3.
Aging (Albany NY) ; 12(13): 12504-12516, 2020 07 11.
Article in English | MEDLINE | ID: covidwho-640201

ABSTRACT

The mortality rate of elderly patients with Coronavirus Disease 2019 (COVID-19) was significantly higher than the overall mortality rate. However, besides age, leading death risk factors for the high mortality in elderly patients remain unidentified. This retrospective study included 210 elderly COVID-19 patients (aged ≥ 65 years), of whom 175 patients were discharged and 35 died. All deceased patients had at least one comorbidity. A significantly higher proportion of patients in the deceased group had cardiovascular diseases (49% vs. 20%), respiratory diseases (51% vs. 11%), chronic kidney disease (29% vs. 5%) and cerebrovascular disease (20% vs. 3%) than that in the discharged group. The median levels of C-reactive protein (125.8mg/L vs. 9.3mg/L) and blood urea nitrogen (7.2mmol/L vs. 4.4mmol/L) were significantly higher and median lymphocyte counts (0.7×109/L vs. 1.1×109/L) significantly lower in the deceased group than those in the discharged group. The survival curve analysis showed that higher C-reactive protein (≥5mg/L) plus any other abnormalities of lymphocyte, blood urea nitrogen or lactate dehydrogenase significantly predicted poor prognosis of COVID-19 infected elderly patients. This study revealed that the risk factors for the death in these elderly patients included comorbidities, increased levels of C-reactive protein and blood urea nitrogen, and lymphopenia during hospitalization.


Subject(s)
Coronavirus Infections/epidemiology , Pneumonia, Viral/epidemiology , Aged , Aged, 80 and over , Betacoronavirus , Blood Urea Nitrogen , C-Reactive Protein/metabolism , China , Comorbidity , Coronavirus Infections/complications , Coronavirus Infections/immunology , Female , Humans , Lymphopenia/virology , Male , Pandemics , Pneumonia, Viral/complications , Pneumonia, Viral/immunology , Prognosis , Retrospective Studies , Risk Factors
4.
Chinese Journal of Bioinformatics ; 18(2):96-102, 2020.
Article | WHO COVID | ID: covidwho-615024

ABSTRACT

In December 2019, a pneumonia outbreak caused by a human coronavirus was reported in Wuhan (China) This virus was predicted as a new coronavirus, named the 2019 novel coronavirus (2019-nCoV), as it caused clinical symptoms different from Severe Acute Respiratory Syndrome (SARS) during the 2003 outbreak Currently, most of the researchers simply use the complete genome or specific structural gene sequences to investigate coronavirus (e g phylogenetic analysis) without considering the functions of the products from coronavirus genes To overcome this shortcoming, we proposed the joint analysis of the molecular function and phylogeny, and applied it in our previous study of genomes of Betacoronavirus subgroup B(BB coronavirus) In that study, we identified a 22-bp complemented palindrome from a highly conserved Coding Sequence (CDS) Both the 22-bp complemented palindrome (named Nankai complemented palindrome) and the CDS (named Nankai CDS), evolutionary conserved in BB coronavirus genomes, were identified as genomic features associated to the molecular functions of BB coronavirus In the present study, we used these two genomic features to trace the origin of 2019-nCoV (GenBank: MN908947) and conduct a preliminary study of the mechanisms in the cross-species infection and host adaption of BB coronavirus Our analytical results show that 2019-nCoV with large differences from the SARS coronavirus, may originate from BB coronaviruses in bats The most important finding is that the alternative translation of Nankai CDS could produce more than 17 putative proteins, which may be responsible for the host adaption The genotyping of 13 viruses using the 17 putative proteins revealed the high mutation rate and diversity of BB coronavirus Our study, for the first time, aimed to explain the reason for the high host adaptability of the multi-host BB coronavirus at the molecular level using large amounts of genomic data The findings in the present study laid foundations for the rapid detection, genotyping, vaccine development and drug design of, but not limited to BB coronavirus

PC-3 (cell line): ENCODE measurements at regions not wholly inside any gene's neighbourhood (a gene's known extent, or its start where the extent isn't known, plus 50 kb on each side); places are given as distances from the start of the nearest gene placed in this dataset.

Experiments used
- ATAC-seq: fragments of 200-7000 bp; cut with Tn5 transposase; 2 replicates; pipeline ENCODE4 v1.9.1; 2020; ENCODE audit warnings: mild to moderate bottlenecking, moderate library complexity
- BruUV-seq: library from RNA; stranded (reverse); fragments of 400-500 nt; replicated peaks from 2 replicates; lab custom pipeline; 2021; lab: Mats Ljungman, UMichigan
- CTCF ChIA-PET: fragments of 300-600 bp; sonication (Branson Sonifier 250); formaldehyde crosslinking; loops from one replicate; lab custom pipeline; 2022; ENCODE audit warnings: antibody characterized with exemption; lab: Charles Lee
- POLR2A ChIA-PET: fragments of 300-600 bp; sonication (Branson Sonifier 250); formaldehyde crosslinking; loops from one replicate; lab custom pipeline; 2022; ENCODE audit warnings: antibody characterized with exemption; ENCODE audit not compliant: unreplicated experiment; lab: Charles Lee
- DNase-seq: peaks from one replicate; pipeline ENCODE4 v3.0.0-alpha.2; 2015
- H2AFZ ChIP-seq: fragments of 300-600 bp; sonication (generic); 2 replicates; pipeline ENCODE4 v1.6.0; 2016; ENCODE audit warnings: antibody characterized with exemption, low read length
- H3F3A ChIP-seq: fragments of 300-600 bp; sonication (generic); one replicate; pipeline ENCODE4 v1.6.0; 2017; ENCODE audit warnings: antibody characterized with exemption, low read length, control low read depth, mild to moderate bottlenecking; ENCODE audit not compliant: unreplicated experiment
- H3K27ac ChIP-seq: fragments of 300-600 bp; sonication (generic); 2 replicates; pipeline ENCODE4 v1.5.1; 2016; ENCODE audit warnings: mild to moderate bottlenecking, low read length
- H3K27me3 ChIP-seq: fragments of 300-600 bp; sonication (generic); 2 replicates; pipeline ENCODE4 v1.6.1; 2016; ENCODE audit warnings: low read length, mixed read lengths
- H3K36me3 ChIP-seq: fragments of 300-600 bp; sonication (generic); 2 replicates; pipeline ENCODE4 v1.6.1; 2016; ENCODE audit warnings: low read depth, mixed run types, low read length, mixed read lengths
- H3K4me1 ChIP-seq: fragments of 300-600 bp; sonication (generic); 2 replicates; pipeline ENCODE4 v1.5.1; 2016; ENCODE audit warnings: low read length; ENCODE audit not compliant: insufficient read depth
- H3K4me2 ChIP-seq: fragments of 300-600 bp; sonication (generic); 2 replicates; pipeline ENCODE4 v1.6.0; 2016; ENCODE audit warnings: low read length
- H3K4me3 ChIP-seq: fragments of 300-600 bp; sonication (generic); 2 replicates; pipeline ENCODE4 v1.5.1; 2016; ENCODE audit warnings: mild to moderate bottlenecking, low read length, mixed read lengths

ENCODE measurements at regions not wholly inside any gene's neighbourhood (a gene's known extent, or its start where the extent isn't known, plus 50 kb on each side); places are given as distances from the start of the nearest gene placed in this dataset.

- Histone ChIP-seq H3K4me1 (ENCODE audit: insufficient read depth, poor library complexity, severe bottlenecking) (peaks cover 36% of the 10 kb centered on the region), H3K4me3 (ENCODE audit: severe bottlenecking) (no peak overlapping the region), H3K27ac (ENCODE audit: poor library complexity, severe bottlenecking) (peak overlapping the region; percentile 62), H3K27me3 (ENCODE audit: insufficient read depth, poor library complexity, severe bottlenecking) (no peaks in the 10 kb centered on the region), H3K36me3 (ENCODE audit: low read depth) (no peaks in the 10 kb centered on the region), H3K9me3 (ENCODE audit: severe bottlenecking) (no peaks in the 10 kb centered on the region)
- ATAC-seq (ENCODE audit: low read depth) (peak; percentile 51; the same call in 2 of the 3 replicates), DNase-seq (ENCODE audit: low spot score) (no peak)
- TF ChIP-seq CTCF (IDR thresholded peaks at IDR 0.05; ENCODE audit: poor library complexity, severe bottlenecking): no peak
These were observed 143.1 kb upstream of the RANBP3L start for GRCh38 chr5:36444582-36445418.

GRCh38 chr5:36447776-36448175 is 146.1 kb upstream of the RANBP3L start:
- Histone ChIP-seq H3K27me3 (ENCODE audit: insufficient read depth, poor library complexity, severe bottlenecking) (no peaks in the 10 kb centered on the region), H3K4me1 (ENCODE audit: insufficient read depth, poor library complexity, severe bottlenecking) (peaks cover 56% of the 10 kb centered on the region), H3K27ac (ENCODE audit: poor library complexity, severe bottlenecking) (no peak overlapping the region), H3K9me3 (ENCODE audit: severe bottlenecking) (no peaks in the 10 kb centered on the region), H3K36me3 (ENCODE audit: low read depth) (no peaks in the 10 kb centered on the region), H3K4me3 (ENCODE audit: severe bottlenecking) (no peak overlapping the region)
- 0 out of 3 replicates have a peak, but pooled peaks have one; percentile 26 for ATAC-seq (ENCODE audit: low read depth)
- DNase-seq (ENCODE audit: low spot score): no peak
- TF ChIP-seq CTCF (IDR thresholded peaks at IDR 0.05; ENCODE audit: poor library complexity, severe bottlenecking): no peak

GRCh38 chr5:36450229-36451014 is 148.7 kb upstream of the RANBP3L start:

5.
J Infect ; 81(2): 318-356, 2020 08.
Article in English | MEDLINE | ID: covidwho-46816